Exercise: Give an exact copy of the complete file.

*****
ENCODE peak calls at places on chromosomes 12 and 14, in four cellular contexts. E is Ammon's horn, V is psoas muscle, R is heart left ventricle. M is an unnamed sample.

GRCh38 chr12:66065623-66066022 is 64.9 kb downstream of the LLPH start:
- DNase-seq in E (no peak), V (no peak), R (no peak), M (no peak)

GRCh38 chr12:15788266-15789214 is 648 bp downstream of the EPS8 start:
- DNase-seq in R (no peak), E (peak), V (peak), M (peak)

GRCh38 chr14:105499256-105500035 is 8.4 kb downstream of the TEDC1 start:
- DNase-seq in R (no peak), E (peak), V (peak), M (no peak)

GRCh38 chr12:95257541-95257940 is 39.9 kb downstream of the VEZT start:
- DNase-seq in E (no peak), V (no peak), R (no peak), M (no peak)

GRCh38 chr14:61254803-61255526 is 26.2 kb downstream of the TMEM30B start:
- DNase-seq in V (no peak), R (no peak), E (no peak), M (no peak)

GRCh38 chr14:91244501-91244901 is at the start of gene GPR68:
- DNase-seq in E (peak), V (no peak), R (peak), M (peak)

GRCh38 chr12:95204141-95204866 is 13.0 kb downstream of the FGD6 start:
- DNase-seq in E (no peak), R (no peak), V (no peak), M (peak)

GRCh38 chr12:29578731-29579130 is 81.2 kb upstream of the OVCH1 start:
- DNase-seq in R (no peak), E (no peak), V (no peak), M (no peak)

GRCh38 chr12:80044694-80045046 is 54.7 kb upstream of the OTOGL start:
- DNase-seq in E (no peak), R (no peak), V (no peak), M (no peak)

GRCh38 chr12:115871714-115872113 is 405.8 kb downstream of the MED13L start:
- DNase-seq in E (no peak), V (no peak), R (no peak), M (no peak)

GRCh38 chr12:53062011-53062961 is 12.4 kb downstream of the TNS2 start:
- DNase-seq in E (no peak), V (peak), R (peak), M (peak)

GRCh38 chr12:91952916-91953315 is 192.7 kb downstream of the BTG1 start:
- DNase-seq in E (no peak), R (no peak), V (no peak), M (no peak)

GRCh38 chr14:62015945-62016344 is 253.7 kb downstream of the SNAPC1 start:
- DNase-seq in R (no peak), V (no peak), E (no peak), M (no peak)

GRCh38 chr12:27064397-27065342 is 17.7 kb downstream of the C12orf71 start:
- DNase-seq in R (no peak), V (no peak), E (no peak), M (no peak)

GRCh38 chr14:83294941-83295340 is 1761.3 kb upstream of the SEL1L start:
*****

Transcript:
ENCODE peak calls at places on chromosomes 12 and 14, in four cellular contexts. E is Ammon's horn, V is psoas muscle, R is heart left ventricle. M is an unnamed sample.

GRCh38 chr12:66065623-66066022 is 64.9 kb downstream of the LLPH start:
- DNase-seq in E (no peak), V (no peak), R (no peak), M (no peak)

GRCh38 chr12:15788266-15789214 is 648 bp downstream of the EPS8 start:
- DNase-seq in R (no peak), E (peak), V (peak), M (peak)

GRCh38 chr14:105499256-105500035 is 8.4 kb downstream of the TEDC1 start:
- DNase-seq in R (no peak), E (peak), V (peak), M (no peak)

GRCh38 chr12:95257541-95257940 is 39.9 kb downstream of the VEZT start:
- DNase-seq in E (no peak), V (no peak), R (no peak), M (no peak)

GRCh38 chr14:61254803-61255526 is 26.2 kb downstream of the TMEM30B start:
- DNase-seq in V (no peak), R (no peak), E (no peak), M (no peak)

GRCh38 chr14:91244501-91244901 is at the start of gene GPR68:
- DNase-seq in E (peak), V (no peak), R (peak), M (peak)

GRCh38 chr12:95204141-95204866 is 13.0 kb downstream of the FGD6 start:
- DNase-seq in E (no peak), R (no peak), V (no peak), M (peak)

GRCh38 chr12:29578731-29579130 is 81.2 kb upstream of the OVCH1 start:
- DNase-seq in R (no peak), E (no peak), V (no peak), M (no peak)

GRCh38 chr12:80044694-80045046 is 54.7 kb upstream of the OTOGL start:
- DNase-seq in E (no peak), R (no peak), V (no peak), M (no peak)

GRCh38 chr12:115871714-115872113 is 405.8 kb downstream of the MED13L start:
- DNase-seq in E (no peak), V (no peak), R (no peak), M (no peak)

GRCh38 chr12:53062011-53062961 is 12.4 kb downstream of the TNS2 start:
- DNase-seq in E (no peak), V (peak), R (peak), M (peak)

GRCh38 chr12:91952916-91953315 is 192.7 kb downstream of the BTG1 start:
- DNase-seq in E (no peak), R (no peak), V (no peak), M (no peak)

GRCh38 chr14:62015945-62016344 is 253.7 kb downstream of the SNAPC1 start:
- DNase-seq in R (no peak), V (no peak), E (no peak), M (no peak)

GRCh38 chr12:27064397-27065342 is 17.7 kb downstream of the C12orf71 start:
- DNase-seq in R (no peak), V (no peak), E (no peak), M (no peak)

GRCh38 chr14:83294941-83295340 is 1761.3 kb upstream of the SEL1L start: